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Not a Good FIT

Lauren Ward, Staff Writer

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By now, everyone now knows what FIT is and how it’s supposed to benefit us. In advisory, we learned study tips to make the time useful, basic information and background, and how each week Social and Emotional Learning will be discussed.

With the many pros FIT seems to have, there are still some cons that need to be addressed and solved. To start, 25 minutes really isn’t long enough. By the time you actually get to your designated FIT classroom, get out all your work, and get into a good flow, you would have less than 15 minutes left. You also have to factor in the time it takes to pack up all the supplies you got out, and the time it takes to get to your next class. I know I was stressed out the whole time working in my FIT class because I was worried I wasn’t going to have enough time to finish what I had been working on, or make any progress on it at all. Adding more time to FIT seemed like a good idea, but where would it come from? There isn’t a whole lot of wiggle room, and adding time to the school day wouldn’t be ideal because the 4:30 release time is causing problems of its own. Taking time from lunch isn’t an option either because it is probably as short as it can get.

FIT isn’t worth losing the 20 or so minutes off of lunch. We already have access to the tutoring center in the mornings beginning at 7:45 and in the afternoons ending at 6:30. Each of our teachers have specific tutoring times that we can utilize. Lunch also allowed time to turn in time sensitive homework or assignments, but with this new FIT time, lunch no longer gives us enough time to do the things we used to be able to do. FIT doesn’t allow us to go around to our different teachers and turn in those urgent assignments or ask questions. When you go now during lunch to turn something in or ask a question, the teachers either aren’t there, or don’t have enough time to help you because they are also trying to eat their lunch quickly and get work done in the small 40 minutes of time allotted.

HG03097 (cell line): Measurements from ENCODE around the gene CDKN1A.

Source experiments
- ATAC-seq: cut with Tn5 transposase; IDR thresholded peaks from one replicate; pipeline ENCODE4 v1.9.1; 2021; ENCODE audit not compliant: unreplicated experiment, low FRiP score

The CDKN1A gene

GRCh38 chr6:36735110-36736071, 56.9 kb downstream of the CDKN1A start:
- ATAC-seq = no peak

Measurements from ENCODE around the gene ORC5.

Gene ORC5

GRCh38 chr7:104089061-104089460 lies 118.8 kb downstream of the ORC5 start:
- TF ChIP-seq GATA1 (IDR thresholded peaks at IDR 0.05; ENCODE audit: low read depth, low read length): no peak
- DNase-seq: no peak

School ending later has become a problem for students and teachers who live far away or for students who have to travel through roads with heavy traffic. Even though school just ends 15 minutes later, traffic gets a whole lot worse. Driving towards the end of the day when more people are on the road can be stressful, especially for new drivers, and causes more accidents. For other schools, the severity of this issue may not be as prevalent as it is here because Austin High is closer to downtown than other high schools, and students come from all over Austin.

Most course descriptions state that homework will take no less than 30 minutes to complete. For many students, especially upperclassmen who are taking AP courses, a lot of extra pressures are developing for them this year. Homework loads are greater, and time to get them done dwindles. If FIT was designed as a study hall to get work done, the amount of time allotted for it should have been considered a bit more, or been given more allotted time.

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Not a Good FIT